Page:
The Greeks called what is today known as Mazandaran in Iran by the name Hyrcania – a distortion of its earlier name ‘Verkana’. The name Verkana is recorded in the inscription of Behistun, dated somewhere between 522 – 468 BC.
The word ‘Verkana’ is a distortion of the Sanskrit ‘Vrka’ (वृक) which means ‘wolf’. The Sanskrit ‘Vrka’ distorts in Avestan (ancient language of Iran) to ‘vehrko’, also meaning ‘wolf’, and therefore Hyrcania is translated as ‘Wolfland’.
The original name of Behistun was Bagistana, a distortion of the Sanskrit ‘Baghvan-sthana’ (भगवन् स्थान) meaning the ‘Place of God’. Though Bagistan is known as the place where God dwells, the Behistun inscription (located in Kermenshah Province) is nothing but a list of 23 principalities that King Darius (his actual name was Darayavaus) of Persia ruled. What is interesting are the names of these 23 principalities and those of their rulers who had fought and lost in battle to King Darius.
Here is a look at the name ‘Darayavaus’. In Avestan this name is said to mean ‘one who holds firm the good’. In Sanskrit ‘dharay (धारय) means ‘holding’ and ‘bahu’ (बहु) means ‘abundance’ . ‘Vahu’ in Avestan is said to mean ‘good’. Given the closeness of Avestan and Sanskrit, his name probably was a distortion of the Sanskrit ‘Dharmaraya’ – dharma meaning ‘righteousness’ or ‘goodness’ and ‘ahraya’ (अह्रय) meaning ‘abundant’.
The Sanskrit Dharaya-Ahraya (धारय – अह्रय) definitely makes sense as ‘holding-abundance’ but is an unlikely name.
Just as the Avestan language is derived from Sanskrit, so are the names of the kings and princes and place names. The 23 principalities of the kingdom of Darius included Persia, Elam, Babylonia, Assyria, Arabia, Egypt, Sardis, Ionia, Media, Armenia, Cappadocia, Parthia, Drangiana, Aria, Chorasmia, Bactria, Sogdiana, Gandara, Scythia, Sattagydia, Arachosia, Maka and ‘those located by the sea’: in all, 23.
Here is a look at some of the names through the Sanskrit lens:
1. The name ‘Persia’ derives from ‘Parasa’ which is what Persia was known in the Indian region then. ‘Parasa’ (पारस) is Sanskrit as ‘beyond’ or ‘across the boundary’.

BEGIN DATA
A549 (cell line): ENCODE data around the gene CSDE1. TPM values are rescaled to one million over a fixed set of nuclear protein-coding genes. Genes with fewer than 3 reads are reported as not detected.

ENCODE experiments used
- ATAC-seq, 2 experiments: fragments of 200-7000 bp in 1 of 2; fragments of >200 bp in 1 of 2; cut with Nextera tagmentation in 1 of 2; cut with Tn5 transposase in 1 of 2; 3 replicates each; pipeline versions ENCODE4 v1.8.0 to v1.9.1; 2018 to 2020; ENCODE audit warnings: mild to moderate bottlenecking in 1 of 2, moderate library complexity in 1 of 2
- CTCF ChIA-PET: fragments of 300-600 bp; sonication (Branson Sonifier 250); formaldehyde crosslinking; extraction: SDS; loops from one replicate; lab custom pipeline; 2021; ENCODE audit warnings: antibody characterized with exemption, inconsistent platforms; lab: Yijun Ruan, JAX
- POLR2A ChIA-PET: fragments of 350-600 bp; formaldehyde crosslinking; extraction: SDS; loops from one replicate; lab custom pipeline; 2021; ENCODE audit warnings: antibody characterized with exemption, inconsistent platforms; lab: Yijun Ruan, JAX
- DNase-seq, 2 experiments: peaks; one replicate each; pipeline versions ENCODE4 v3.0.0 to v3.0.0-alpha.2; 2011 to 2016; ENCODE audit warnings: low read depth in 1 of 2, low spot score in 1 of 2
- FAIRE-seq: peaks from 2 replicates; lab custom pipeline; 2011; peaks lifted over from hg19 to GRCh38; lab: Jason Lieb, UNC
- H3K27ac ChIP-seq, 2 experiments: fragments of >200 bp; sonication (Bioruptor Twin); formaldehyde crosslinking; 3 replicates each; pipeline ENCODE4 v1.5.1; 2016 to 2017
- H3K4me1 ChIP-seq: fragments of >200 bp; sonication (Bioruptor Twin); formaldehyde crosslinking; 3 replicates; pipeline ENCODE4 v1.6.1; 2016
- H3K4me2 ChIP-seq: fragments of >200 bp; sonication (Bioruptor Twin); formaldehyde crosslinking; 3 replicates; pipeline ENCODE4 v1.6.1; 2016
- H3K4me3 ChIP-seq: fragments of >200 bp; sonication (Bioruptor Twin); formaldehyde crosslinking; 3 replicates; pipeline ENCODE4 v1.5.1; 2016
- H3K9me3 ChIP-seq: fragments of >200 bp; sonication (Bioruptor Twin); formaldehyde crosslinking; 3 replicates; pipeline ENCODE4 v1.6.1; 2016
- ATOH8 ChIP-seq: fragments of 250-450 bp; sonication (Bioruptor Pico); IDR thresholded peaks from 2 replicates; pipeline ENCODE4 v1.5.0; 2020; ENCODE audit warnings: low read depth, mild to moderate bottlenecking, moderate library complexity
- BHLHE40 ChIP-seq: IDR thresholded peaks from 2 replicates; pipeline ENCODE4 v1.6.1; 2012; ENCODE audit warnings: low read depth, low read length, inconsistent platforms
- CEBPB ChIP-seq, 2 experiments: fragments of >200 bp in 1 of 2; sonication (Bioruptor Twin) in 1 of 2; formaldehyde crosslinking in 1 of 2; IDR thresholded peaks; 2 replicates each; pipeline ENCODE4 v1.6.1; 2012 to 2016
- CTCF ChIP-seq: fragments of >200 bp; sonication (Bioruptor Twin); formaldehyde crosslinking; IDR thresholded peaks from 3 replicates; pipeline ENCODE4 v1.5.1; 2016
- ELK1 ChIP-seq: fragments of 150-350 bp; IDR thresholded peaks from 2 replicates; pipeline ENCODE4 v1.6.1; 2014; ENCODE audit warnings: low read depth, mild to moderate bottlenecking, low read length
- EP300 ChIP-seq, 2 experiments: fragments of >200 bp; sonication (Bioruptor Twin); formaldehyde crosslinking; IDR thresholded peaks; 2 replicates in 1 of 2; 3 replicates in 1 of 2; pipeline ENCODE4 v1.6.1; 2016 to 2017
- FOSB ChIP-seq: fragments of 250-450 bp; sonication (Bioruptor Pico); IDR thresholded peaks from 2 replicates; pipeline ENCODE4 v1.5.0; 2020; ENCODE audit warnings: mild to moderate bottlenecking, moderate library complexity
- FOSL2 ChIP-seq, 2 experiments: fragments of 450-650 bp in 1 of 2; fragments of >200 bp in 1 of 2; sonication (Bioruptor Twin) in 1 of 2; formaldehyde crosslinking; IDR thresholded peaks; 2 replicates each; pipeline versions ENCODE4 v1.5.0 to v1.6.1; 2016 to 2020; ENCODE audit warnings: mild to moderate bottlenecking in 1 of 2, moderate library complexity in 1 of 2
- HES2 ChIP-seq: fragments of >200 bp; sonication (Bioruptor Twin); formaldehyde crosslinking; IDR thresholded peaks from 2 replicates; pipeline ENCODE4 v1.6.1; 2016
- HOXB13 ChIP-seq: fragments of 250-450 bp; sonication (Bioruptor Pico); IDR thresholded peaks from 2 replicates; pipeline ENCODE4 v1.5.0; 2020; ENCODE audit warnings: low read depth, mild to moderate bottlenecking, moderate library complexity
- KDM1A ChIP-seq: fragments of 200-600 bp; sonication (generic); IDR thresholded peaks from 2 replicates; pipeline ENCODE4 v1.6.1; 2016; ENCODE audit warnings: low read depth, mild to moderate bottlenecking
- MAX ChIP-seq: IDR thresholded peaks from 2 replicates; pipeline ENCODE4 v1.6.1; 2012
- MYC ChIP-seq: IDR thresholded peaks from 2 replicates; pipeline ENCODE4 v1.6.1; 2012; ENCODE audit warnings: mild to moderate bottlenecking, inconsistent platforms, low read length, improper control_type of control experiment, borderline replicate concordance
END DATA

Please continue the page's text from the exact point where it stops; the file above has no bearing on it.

2. ‘Elam’ was once known as ‘Susa’ (शूष) which means ‘strength’ or ‘vigour’ in Sanskrit.
3. The name Babylon is derived from Akkadian ‘Bab-ilani’ meaning ‘the gate of the gods.’ Akkadian was according to the ancient Indian records the language of the Asuras. In India, Babylon was known by its Sanskrit name Baveru (बावेरु) and details of trade with Baveru exist in Indian annals. For example, in ‘Baveru Jataka’ we come across a merchant who carried an Indian peacock to Baveru. It says, ‘Yada cha sara sampanno moro Baverum-agata’.
4. Assyria was known as ‘Asura’ in Akkadian – the language of the Asuras. In Sanskrit, ‘Asura’ (असुर) means ‘demon’. The indigenous inhabitants of the Indian region called themselves ‘Sura’ (सुर) which means ‘divine’. In return, the Asuras equated the word ‘Sura’ (also known as ‘Devas’) with ‘demon’.
5. Arabia gets its name from the Sanskrit ‘Aravan’ (अर्वन्) meaning ‘horse’.
6. Egypt – The link between India and Egypt is well established. To read what scholars from around the world have to say about the two civilizations click here.
German Egyptologist, Heinrich Karl Brugsch, had this to say,”We have a right to more than suspect that India, 8000 years ago, sent a colony of emigrants who carried their arts and high civilization into what is now known as Egypt.” The Egyptians came, according to their records, from a mysterious land (now known to lie on the shores of the Indian Ocean).”
To be continued….
1. Baveru Jataka